Research Program “Exploitation of Oncogenic Mechanisms” (EOM)

The primary goal of the program Exploitation of Oncogenic Mechanisms (EOM) is to gain a better understanding of the errors and combinations of errors within the complex cross-linked cellular and molecular mechanisms that can result in cancer. By using newest molecular biological, biochemical and bioinformatics technologies as well as in vivo models the scientists of the program investigate which genes and proteins are active and which are turned off during tumor development, and how these molecular differentiations influence the course of the disease and the course of the therapy.

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Gained knowledge on oncogenic mechanisms, is exploited to define therapeutic targets, therapeutic strategies an biomarkers. The investigations are focused on questions about intracellular communication and regulation mechanisms, the role and regulation of cancer stem cells, communication of tumor cells with their environment (tumor microenvironment), and so-called epigenetic mechanisms of gene regulation.
The program focuses on evaluating mechanistic hypotheses of cancer biology, with the broader aim of obtaining preclinical evidence that it is promising to therapeutically target these mechanisms. By discovering novel mechanisms and by dissecting cellular and molecular pathways, including those responsible for therapy resistance, the program provides the basis for biology-driven diagnostic or therapeutic strategies, including druggable targets. It can thus be considered as the mechanistic arm uncovering the Achilles heels of cancer and cancer stem cells.

Furthermore, results of clinical studies within DKTK will be reverse-translated into molecular studies within the EOM Program with the aim of characterizing their functions.

Highlight Achievements

  • The observation of a long non-coding RNA (TARID) that acts as an address label to direct DNA-demethylating protein complexes, including GADD45A, TET and TDG to target promoter sites (Arab et al., Mol Cell 2014.).
  • The description of the molecular, cellular and epigenetic regulation of the hierarchy in hematopoiesis (Cabezas-Wallscheid et al., Cell Stem Cell 2014).
  • The identification in breast cancer patients of circulating CD44 + MET + CD47 + metastasis stem cells with the potential to re-initiate metastasis formation in PDX models (Baccelli et al., Nature Biotechnol 2013).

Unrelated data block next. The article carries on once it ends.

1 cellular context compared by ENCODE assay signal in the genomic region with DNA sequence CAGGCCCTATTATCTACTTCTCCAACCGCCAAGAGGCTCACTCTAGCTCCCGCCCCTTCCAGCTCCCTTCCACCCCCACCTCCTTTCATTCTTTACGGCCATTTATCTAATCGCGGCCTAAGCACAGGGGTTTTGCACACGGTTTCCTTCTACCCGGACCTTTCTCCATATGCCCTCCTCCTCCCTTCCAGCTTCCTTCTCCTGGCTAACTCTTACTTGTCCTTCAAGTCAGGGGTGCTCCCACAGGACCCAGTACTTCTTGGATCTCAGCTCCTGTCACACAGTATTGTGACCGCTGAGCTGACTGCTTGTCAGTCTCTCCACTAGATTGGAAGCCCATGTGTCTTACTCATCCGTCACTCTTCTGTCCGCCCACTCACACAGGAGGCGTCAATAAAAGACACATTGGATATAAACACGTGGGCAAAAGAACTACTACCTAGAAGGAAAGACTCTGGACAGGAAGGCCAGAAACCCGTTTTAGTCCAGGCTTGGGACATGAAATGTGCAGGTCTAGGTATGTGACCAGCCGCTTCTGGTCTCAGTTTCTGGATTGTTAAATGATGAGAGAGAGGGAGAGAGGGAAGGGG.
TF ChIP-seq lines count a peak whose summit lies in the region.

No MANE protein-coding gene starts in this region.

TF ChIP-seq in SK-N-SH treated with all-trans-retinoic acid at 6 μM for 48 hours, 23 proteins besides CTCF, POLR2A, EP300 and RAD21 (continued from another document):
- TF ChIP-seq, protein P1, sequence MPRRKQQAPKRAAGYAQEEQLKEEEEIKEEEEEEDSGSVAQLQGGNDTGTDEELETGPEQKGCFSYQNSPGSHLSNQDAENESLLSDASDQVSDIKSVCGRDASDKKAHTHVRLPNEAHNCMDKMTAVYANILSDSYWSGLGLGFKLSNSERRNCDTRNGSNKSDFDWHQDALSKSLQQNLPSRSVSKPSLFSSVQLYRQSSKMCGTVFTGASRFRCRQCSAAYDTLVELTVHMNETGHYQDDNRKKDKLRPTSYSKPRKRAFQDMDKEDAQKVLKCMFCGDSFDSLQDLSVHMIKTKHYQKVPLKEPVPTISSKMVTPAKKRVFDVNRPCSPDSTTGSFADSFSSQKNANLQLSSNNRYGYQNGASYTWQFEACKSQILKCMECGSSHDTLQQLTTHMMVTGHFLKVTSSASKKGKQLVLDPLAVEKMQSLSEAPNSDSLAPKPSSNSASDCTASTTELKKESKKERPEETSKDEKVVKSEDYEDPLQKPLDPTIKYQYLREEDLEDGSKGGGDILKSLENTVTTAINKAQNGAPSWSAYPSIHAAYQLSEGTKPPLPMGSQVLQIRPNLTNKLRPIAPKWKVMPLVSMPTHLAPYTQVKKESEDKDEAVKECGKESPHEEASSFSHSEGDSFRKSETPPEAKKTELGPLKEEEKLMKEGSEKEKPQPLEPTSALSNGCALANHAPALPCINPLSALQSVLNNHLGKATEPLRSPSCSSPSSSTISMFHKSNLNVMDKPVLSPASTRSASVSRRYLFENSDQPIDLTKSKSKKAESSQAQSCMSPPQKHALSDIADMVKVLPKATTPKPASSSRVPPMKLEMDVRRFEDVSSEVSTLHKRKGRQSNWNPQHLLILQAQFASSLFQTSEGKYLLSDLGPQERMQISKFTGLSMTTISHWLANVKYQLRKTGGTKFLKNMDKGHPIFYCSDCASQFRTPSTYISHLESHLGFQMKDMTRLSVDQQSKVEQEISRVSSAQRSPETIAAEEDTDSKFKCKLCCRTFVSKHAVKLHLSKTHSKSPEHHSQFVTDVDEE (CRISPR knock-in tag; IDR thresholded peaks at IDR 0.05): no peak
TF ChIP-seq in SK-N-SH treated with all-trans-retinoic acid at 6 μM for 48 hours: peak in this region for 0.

• The demonstration that MYC controls the entry and exit of stem cells from dormancy. This work showed that proliferation and metabolic activity can be separated from stem cell identity in the self-renewal process. This work has important implications for the generation and survial of domant metastasis stem cells (Scognamiglio et al., and Trumpp, Cell 2016).
  • Establishment of a PDX platform for pancreatic cancers, and the identification of a twomarker set to stratify three PDAC subtypes. In addition, CYP3A5-dependent primary and secondary resistance mechanism against tyrosine kinase inhibitors and paclitaxel were uncovered (Noll et al., and Weichert, Trumpp, Sprick, Nature Med 2016).
  • Elucidated that p53-dependent expression of miR-34a suppresses tumor progression by inhibiting the IL-6R/STAT3/miR-34a feedback loop (Rokavec et al., J Clin Invest 2014).
  • Identification of IκB kinase α (IKKα) as a central regulator of a tumoricidal
    microenvironment during intestinal carcinogenesis and as a promising target for CRC therapy (Göktuna et al., Cell Rep 2014).
  • A collaborative DKTK effort in which high-throughput data and systems biology analyses indentified novel facets of the clinically applied B-Raf or MEK inhibitors, which promote the cellular adhesion and differentiation of CRC cells (Herr et al., Cancer Res 2015).
  • The identification in senescent lymphoma cells of proteotoxic stress caused by their secretory phenotype and accompanied by an increase in the unfolded protein response, endoplasmic reticulum stress and autophagy (Dörr et al., Nature 2013).